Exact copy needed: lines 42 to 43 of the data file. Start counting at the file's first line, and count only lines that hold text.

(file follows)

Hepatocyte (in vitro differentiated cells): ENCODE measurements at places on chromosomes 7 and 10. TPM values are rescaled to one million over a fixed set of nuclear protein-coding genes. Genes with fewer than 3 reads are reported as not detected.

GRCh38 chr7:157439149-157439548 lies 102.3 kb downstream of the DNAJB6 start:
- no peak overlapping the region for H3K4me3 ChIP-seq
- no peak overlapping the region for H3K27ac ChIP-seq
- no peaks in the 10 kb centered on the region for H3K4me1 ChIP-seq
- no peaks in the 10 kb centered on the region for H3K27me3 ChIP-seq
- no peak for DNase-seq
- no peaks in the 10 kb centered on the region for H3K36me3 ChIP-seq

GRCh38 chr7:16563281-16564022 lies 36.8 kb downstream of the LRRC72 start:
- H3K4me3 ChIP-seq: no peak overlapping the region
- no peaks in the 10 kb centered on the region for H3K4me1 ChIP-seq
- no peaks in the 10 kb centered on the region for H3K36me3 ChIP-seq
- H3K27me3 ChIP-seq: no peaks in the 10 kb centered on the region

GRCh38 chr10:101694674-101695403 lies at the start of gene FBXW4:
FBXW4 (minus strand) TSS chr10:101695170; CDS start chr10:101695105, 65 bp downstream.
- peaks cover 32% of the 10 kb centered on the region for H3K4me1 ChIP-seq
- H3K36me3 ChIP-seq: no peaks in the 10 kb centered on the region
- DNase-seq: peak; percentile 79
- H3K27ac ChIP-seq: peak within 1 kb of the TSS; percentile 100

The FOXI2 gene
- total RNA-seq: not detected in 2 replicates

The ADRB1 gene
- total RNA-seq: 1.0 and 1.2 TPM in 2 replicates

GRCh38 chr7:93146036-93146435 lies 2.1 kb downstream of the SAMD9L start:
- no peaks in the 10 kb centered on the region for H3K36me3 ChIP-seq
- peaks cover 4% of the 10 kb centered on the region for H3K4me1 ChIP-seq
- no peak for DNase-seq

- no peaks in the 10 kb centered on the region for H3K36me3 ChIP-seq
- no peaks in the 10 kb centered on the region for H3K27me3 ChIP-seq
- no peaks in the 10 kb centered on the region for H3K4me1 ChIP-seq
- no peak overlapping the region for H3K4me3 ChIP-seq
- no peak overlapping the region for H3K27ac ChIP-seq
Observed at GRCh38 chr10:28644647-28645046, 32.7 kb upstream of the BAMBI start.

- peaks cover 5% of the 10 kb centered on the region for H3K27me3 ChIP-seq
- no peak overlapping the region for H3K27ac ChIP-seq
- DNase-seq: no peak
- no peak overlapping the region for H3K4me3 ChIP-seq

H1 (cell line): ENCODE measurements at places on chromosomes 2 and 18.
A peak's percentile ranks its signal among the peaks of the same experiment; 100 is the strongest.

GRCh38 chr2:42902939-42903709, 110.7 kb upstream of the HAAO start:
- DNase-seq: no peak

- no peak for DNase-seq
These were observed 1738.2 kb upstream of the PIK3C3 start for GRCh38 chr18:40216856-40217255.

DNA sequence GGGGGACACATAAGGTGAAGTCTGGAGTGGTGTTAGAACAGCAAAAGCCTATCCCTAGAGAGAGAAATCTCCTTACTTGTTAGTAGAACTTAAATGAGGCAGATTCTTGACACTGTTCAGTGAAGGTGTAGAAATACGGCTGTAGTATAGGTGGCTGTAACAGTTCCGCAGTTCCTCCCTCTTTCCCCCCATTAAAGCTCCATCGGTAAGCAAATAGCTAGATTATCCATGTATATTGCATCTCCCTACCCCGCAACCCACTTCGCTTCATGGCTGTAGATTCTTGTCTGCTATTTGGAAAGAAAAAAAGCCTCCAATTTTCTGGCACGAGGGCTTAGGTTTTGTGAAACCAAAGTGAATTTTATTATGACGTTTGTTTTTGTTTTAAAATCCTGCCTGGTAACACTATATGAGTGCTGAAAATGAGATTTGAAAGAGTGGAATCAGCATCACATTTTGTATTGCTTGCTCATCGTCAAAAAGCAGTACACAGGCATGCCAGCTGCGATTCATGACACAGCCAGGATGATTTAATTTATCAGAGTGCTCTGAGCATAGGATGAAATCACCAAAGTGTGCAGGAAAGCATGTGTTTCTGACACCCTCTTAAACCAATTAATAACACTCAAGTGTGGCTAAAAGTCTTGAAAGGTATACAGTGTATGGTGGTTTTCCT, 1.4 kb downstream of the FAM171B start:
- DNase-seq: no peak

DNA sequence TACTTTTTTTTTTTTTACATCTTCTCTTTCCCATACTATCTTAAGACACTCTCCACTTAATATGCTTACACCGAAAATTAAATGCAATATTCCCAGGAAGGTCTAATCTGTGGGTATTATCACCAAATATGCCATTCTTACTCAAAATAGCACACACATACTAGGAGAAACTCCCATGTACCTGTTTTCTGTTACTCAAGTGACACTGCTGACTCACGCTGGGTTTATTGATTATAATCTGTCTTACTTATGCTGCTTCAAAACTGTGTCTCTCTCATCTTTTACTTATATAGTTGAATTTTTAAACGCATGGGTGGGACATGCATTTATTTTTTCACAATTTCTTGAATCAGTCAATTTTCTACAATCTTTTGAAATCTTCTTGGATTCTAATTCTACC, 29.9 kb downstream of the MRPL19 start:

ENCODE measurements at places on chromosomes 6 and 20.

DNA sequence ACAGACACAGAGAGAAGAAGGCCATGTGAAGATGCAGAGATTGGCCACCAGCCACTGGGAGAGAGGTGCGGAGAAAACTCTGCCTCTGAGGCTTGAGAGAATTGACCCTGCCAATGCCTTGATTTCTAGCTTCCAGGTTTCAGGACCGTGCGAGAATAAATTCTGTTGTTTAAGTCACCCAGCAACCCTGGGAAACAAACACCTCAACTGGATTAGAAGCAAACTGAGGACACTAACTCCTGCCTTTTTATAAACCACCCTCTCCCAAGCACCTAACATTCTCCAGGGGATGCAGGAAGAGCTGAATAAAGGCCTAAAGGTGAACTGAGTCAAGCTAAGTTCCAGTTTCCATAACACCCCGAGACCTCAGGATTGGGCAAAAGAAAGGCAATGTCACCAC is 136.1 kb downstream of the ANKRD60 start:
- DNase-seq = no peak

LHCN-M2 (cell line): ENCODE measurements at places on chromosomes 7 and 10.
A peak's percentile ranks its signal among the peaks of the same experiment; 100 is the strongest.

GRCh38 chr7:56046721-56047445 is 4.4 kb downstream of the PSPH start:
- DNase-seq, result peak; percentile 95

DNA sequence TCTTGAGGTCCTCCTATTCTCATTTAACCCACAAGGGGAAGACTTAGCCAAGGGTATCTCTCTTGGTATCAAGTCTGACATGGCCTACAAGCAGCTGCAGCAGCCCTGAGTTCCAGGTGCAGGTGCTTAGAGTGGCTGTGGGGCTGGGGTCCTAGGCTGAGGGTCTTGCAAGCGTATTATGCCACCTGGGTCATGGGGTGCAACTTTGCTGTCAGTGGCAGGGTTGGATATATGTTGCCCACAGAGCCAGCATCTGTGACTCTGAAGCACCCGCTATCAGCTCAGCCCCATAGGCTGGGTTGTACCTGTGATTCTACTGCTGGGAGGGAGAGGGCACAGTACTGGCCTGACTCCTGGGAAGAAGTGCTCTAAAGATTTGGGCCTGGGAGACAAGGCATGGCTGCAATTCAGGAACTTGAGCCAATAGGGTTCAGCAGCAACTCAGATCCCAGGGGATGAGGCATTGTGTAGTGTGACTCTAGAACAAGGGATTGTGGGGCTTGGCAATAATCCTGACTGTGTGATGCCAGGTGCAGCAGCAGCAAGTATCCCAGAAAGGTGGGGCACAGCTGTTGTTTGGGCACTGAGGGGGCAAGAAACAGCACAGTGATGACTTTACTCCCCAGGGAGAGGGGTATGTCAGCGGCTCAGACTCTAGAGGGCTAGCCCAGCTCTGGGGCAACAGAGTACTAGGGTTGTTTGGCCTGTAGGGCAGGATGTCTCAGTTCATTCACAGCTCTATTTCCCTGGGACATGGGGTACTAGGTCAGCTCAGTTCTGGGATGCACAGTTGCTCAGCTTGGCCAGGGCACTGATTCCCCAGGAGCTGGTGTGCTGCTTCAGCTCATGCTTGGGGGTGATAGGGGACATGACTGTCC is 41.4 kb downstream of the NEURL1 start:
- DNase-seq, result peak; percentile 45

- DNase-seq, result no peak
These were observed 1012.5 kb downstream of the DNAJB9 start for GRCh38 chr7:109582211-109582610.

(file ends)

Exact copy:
- no peak for DNase-seq
These were observed 1738.2 kb upstream of the PIK3C3 start for GRCh38 chr18:40216856-40217255.